Opera North Salford Quays
A SHORT drive to the Lowry, Salford Quays, is recommended next week as Opera North presents three new productions.
Most intriguing is Janacek’s The Makropulos Case, where Emilia Marty is able to reveal the whereabouts of a will lost for 100 years. The reason she can do it is because she is 300 years old but the effects of the life giving potion are wearing off and death looms. That is the plot of this short and fascinating mystery thriller and brings Opera North’s Janacek project to a superb completion. It is sung in English and can be seen on Tuesday.
Mozart’s Don Giovanni has William Dazeley and Alastair Miles in the lead of a piece always capable of a new interpretation (Wednesday and Saturday) while Gounod’s Faust can be seen on Tuesday and Friday. This has received good reviews for the musical side but the conservative opera lover should be warned that scenery is eschewed in favour of screens and projections. Both operas are subtitled.
Britten War Requiem – DVD (Art Haus Musik)
THIS summer, on the 50th anniversary of its final performance, Britten’s War Requiem was performed in Coventry Cathedral by the city of Birmingham Symphony Orchestra and Chorus under Andris Nelsons. In 1962, an inadequate chorus and chaotic rehearsal conditions reduced Britten to despair, but this time all was well and a superb performance was the result.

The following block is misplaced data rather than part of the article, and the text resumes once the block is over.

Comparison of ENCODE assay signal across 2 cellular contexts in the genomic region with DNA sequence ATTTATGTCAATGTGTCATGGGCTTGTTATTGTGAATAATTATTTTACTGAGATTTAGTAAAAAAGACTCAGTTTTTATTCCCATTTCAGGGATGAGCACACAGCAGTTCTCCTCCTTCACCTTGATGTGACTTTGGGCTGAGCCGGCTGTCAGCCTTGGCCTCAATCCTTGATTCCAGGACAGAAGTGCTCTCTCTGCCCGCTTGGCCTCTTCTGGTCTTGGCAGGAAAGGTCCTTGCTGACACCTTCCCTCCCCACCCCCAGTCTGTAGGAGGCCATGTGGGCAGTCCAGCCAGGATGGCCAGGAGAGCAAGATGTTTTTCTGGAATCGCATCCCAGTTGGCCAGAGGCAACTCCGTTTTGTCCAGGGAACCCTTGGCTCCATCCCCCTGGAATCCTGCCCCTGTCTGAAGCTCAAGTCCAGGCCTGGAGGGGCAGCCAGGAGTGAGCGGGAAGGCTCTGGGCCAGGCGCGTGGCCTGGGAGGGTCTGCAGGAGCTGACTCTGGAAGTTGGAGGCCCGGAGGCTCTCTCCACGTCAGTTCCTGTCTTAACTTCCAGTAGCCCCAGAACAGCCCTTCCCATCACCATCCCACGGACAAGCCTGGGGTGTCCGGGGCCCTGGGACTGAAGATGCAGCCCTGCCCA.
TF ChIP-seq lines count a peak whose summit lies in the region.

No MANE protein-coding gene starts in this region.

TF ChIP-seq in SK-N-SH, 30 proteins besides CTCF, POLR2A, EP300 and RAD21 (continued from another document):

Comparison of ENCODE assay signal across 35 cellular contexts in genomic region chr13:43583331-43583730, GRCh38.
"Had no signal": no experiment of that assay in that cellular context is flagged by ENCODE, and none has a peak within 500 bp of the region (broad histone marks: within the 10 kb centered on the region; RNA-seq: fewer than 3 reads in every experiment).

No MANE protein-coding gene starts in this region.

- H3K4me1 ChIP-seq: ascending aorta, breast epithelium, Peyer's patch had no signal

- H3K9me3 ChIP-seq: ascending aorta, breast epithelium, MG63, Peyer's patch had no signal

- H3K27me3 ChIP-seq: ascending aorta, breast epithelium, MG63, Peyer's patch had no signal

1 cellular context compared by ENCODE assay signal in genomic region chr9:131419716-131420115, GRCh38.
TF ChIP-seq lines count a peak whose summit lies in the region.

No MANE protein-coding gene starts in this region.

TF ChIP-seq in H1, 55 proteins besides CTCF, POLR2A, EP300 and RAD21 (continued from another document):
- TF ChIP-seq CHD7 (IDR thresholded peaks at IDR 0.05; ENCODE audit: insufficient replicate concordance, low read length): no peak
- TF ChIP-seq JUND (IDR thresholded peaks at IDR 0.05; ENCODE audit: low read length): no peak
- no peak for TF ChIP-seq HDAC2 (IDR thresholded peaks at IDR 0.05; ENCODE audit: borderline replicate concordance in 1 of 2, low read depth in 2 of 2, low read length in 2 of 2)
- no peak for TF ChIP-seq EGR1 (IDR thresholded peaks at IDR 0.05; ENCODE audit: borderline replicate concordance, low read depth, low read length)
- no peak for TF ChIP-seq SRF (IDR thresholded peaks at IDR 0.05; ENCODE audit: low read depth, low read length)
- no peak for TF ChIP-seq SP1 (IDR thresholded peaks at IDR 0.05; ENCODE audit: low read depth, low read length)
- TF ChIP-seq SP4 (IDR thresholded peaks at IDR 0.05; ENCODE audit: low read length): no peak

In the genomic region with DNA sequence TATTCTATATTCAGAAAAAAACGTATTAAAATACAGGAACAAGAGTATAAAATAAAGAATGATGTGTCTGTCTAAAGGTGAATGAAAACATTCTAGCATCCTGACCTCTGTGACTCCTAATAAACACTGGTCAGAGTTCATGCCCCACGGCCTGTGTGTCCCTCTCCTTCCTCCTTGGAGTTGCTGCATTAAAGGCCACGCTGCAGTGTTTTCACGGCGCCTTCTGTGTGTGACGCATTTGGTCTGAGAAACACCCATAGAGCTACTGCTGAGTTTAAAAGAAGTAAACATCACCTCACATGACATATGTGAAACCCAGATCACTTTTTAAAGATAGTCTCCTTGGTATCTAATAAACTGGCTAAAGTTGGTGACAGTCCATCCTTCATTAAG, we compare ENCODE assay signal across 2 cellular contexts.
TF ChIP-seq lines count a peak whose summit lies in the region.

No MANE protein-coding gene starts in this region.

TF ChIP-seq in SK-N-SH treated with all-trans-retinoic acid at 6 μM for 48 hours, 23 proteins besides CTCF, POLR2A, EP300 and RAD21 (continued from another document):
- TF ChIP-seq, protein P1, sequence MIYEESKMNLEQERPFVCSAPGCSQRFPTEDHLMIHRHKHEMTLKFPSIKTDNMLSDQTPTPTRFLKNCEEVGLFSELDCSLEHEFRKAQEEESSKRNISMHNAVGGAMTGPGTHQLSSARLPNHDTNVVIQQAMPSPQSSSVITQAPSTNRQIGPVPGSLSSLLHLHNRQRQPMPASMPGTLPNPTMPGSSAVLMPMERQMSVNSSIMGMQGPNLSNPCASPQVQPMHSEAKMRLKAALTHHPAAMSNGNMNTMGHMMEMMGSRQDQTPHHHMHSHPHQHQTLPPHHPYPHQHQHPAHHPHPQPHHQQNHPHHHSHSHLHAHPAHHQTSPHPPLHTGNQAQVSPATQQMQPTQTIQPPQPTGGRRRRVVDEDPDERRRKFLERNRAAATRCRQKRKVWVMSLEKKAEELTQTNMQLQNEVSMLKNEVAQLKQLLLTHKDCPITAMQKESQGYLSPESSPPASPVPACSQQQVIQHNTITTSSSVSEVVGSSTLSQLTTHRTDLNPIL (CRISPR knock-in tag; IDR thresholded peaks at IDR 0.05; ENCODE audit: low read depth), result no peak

Mark Padmore led a fine trio of soloists, and while the Youth Chorus was positioned in front of the altar and the main stage was in front of the west window with a view of the old cathedral ruin. The concert was broadcast widely except in this country and this beautifully filmed DVD reveals it was financed by German and Japanese TV and the entire production crew came from abroad.
Was Britain not interested? Surely not still a land without music?
Essential Britten by John Bridcut (Faber)
WITH the Britten centenary next year, Faber has enlarged and updated Bridcut’s fine pocket guide, which now includes the text of the composer’s speech on receiving the prestigious Aspen Award.
This invaluable book includes 180 pages of programme notes about his music, many pages on his life, his pets, cars and illnesses, lists of his music and record library, his views on other people’s music and their views on him, plus assessments of him as a pianist, conductor and instrumentalist.
There are also six round Britten quizzes to keep you on your toes too. Bridcut has made fine television films about Britten and this paperback (£9.99) is essential for anybody interested in the composer, and deserves a place in many a Christmas stocking.